The CARES Act extends some unemployment benefits to those who are self-employed – plus deferred tax, student loans and mortgage payments.
The coronavirus pandemic has delivered a punch to many Americans’ wallets. And if you’re self-employed or do gig work, you may be wondering what it all means for your finances. Relief, however, is available in the form of the Coronavirus Aid, Relief and Economic Security (CARES) Act.
“The centerpiece of the government’s economic response to the pandemic is the CARES Act, which specifically includes sole proprietors, independent contractors and self-employed people,” says Jon Bacon, associate wealth advisor at Harris Financial Advisors in Torrance, California.
This act includes some wide-ranging provisions designed to protect business owners. These tips can help you manage your finances and credit wisely as you navigate the economic uncertainty surrounding COVID-19.
Financial strategies for the self-employed
Unemployment benefits extended to include self-employment
Unemployment benefits can help cover living expenses when you’re out of work. Being self-employed would ordinarily disqualify you from receiving benefits, but that’s no longer the case, at least temporarily.
The CARES Act includes Pandemic Unemployment Assistance (PUA), which covers nontraditional workers. The program provides up to 50% of the average weekly benefit amount that unemployment pays to workers in your state. So, if your state’s average weekly benefit is $600, you could receive up to $300 per week in benefits, depending on your income.
To take advantage of these benefits, you’ll need to file for unemployment with your state’s unemployment agency. While it varies from state to state, here’s what you might need to complete your application:
- Driver’s license or state ID number
- Social Security or other tax identification number
- Proof of self-employment income, including 1099s, your most recent tax return and bank statements
- Bank account information if your state pays unemployment benefits via direct deposit
Claims can be filed online or by phone, but be prepared for delays, says Richard M. Prinzi, Jr. CEO of Professional Tax Alliance.
“The state computer systems are not capable of quick adjustments, so this is taking time if you have no W-2 in the last two quarters,” he says.
Plus, a record number of Americans are filing for unemployment in the wake of COVID-19, so you could be waiting several weeks to have your claim approved and for benefits to start flowing in.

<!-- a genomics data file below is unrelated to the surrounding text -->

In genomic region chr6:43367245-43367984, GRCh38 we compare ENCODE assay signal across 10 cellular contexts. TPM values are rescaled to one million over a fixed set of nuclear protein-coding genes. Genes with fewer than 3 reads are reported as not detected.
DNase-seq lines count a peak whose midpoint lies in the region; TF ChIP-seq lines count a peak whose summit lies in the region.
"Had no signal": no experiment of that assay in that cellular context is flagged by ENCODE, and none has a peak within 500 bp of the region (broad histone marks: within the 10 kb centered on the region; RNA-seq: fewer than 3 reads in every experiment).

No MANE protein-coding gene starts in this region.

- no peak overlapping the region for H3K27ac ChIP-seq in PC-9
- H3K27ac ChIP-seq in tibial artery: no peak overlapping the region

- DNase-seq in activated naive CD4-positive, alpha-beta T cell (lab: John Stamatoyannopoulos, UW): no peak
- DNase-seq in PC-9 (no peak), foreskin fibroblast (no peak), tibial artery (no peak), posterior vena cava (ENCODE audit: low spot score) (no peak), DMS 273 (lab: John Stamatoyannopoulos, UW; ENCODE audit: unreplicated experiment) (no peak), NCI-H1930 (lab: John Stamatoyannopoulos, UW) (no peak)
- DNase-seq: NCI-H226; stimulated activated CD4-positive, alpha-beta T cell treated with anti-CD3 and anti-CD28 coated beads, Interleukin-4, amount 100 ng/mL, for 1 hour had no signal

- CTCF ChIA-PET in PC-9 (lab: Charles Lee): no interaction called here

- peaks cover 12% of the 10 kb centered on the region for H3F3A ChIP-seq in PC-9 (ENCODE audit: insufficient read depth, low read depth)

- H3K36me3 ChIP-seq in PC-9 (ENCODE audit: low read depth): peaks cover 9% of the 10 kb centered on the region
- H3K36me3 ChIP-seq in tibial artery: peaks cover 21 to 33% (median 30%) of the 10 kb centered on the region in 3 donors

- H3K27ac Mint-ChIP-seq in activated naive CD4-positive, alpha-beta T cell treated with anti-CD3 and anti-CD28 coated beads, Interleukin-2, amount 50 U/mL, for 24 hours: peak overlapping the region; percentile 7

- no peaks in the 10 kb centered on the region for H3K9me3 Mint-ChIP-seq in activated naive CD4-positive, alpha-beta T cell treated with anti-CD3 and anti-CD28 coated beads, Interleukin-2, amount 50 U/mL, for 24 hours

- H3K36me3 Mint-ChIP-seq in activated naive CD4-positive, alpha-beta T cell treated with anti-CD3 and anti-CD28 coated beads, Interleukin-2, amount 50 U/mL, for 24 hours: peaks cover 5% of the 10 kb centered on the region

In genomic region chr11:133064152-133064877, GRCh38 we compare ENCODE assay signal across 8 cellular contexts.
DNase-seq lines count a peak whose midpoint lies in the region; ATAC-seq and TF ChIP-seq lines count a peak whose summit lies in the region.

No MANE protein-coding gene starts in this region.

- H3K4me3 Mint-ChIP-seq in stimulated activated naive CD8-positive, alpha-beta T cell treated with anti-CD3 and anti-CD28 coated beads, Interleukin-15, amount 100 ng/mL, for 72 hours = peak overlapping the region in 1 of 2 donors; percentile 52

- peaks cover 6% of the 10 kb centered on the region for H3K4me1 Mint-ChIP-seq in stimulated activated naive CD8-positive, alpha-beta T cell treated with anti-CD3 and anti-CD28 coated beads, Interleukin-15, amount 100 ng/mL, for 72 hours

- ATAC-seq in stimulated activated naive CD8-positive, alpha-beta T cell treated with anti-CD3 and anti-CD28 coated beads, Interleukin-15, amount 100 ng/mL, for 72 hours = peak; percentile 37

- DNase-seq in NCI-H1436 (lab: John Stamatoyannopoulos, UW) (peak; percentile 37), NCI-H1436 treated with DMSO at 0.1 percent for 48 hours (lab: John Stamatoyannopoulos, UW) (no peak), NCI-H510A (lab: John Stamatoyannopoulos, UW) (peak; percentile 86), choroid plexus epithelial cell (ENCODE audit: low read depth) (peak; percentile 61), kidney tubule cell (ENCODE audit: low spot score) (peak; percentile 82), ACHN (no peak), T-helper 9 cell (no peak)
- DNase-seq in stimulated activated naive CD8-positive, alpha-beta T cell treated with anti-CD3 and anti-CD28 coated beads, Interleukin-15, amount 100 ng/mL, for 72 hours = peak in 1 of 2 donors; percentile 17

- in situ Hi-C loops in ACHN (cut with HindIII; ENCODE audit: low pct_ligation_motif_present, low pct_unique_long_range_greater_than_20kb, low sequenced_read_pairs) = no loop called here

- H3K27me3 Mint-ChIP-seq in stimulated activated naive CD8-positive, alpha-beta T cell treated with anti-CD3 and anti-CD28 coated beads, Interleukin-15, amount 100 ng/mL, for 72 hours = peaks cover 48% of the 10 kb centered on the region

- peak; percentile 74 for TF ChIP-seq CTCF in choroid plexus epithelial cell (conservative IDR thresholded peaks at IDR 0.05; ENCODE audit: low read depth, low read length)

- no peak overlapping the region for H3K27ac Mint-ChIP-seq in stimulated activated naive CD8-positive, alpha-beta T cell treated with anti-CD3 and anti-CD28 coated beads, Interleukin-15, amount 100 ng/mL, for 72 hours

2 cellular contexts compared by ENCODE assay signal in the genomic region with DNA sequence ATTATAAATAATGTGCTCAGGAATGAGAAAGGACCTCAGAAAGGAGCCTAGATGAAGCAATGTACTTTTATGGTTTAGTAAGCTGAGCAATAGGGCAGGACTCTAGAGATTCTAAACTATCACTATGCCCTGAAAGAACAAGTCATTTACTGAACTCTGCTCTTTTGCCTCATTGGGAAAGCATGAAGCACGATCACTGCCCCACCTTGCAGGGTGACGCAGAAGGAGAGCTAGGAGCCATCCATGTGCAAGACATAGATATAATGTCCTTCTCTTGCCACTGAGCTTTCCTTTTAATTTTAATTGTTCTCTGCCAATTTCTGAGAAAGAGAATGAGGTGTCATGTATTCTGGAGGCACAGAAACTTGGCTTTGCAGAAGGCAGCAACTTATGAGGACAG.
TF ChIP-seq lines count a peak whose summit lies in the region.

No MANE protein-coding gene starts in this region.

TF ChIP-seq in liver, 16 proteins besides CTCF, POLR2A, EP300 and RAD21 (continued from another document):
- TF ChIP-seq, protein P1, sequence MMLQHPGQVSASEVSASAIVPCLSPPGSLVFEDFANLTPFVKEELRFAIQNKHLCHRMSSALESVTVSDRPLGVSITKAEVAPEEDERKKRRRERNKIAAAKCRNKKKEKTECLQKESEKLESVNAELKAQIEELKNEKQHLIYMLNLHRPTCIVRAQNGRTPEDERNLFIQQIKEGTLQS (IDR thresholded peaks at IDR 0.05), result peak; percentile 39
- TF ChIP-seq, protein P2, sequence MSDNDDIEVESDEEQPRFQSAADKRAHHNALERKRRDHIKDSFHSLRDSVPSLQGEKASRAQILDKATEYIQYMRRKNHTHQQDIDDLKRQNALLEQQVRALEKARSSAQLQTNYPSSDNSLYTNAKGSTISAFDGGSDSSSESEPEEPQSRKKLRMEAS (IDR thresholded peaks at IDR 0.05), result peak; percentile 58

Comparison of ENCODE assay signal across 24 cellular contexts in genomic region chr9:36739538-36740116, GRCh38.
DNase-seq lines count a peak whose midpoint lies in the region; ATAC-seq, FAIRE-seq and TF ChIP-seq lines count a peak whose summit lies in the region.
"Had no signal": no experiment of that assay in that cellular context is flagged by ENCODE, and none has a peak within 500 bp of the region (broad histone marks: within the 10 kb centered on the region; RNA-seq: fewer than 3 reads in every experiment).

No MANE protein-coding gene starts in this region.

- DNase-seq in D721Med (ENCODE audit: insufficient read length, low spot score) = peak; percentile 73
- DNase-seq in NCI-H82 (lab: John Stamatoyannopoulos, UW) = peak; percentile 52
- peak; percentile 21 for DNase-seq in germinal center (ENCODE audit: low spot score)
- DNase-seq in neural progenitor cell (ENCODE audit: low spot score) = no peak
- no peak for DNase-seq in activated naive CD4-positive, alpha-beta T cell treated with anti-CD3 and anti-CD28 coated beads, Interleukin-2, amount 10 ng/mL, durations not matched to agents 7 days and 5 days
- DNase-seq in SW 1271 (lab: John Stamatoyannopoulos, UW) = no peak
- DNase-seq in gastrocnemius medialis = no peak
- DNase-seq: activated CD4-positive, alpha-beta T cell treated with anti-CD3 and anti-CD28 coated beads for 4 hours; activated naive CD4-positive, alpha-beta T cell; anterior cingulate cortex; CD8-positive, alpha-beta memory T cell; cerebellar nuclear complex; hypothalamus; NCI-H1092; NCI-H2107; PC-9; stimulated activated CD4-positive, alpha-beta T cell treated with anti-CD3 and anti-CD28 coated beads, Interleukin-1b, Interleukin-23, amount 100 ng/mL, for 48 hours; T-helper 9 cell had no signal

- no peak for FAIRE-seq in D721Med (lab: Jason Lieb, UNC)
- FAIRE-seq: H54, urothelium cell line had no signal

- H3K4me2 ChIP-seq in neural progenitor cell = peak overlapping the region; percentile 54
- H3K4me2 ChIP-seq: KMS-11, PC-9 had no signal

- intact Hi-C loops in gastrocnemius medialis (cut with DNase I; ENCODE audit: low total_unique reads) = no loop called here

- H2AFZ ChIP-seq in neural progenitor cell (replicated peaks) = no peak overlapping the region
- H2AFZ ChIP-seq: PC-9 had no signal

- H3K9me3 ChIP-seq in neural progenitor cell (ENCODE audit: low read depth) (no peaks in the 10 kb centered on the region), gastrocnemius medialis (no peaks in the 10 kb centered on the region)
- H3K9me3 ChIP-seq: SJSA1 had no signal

Prinzi also says to keep in mind that while federal unemployment benefits are retroactive, states may adopt a different policy about backdated benefits. Even if you don’t need the benefits right now, it may still be helpful to review your state’s guidelines for eligibility and how to file a claim. That way, you’re prepared in case your self-employment income dries up completely.
Tax filing deadlines for quarterly taxes, income taxes pushed back
The government has also given Americans, including self-employed business owners, more time to prepare and file their tax returns. The new filing deadline for income tax is July 15, 2020. If you’re expecting a refund, don’t delay filing your taxes.
If you owe money, however, you will have more time to pay, since payment due dates for estimated quarterly taxes have also been adjusted.
Estimated quarterly taxes must be paid if you expect to owe more than $1,000 in taxes for the year if you’re self-employed. Ordinarily, these payments are due in April, June, September and January of the following year.
The schedule has been adjusted for 2020:
- Payment 1: Due July 15, 2020
- Payment 2: Due July 15, 2020
- Payment 3: Due September 15, 2020
- Payment 4: Due January 15, 2021
Waiting could give you more time to set aside the money you need to cover your estimated tax liability for quarterly payments. It won’t affect your filing for 2019 return, either.
Read the full story at Coronavirus: Financial strategies for the self-employed – CreditCards.com